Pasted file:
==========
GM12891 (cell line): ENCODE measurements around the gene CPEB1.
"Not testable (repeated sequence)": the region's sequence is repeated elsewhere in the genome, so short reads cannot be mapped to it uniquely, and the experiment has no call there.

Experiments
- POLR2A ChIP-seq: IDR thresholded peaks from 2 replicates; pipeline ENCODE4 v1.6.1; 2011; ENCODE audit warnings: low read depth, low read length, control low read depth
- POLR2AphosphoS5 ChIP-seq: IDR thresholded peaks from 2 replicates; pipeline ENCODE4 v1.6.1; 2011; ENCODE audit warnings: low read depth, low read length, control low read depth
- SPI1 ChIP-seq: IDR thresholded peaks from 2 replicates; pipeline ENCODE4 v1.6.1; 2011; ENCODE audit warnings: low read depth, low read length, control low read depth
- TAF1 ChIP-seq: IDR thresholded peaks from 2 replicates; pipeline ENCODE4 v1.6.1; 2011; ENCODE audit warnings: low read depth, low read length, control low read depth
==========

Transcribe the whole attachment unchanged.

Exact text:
GM12891 (cell line): ENCODE measurements around the gene CPEB1.
"Not testable (repeated sequence)": the region's sequence is repeated elsewhere in the genome, so short reads cannot be mapped to it uniquely, and the experiment has no call there.

Experiments
- POLR2A ChIP-seq: IDR thresholded peaks from 2 replicates; pipeline ENCODE4 v1.6.1; 2011; ENCODE audit warnings: low read depth, low read length, control low read depth
- POLR2AphosphoS5 ChIP-seq: IDR thresholded peaks from 2 replicates; pipeline ENCODE4 v1.6.1; 2011; ENCODE audit warnings: low read depth, low read length, control low read depth
- SPI1 ChIP-seq: IDR thresholded peaks from 2 replicates; pipeline ENCODE4 v1.6.1; 2011; ENCODE audit warnings: low read depth, low read length, control low read depth
- TAF1 ChIP-seq: IDR thresholded peaks from 2 replicates; pipeline ENCODE4 v1.6.1; 2011; ENCODE audit warnings: low read depth, low read length, control low read depth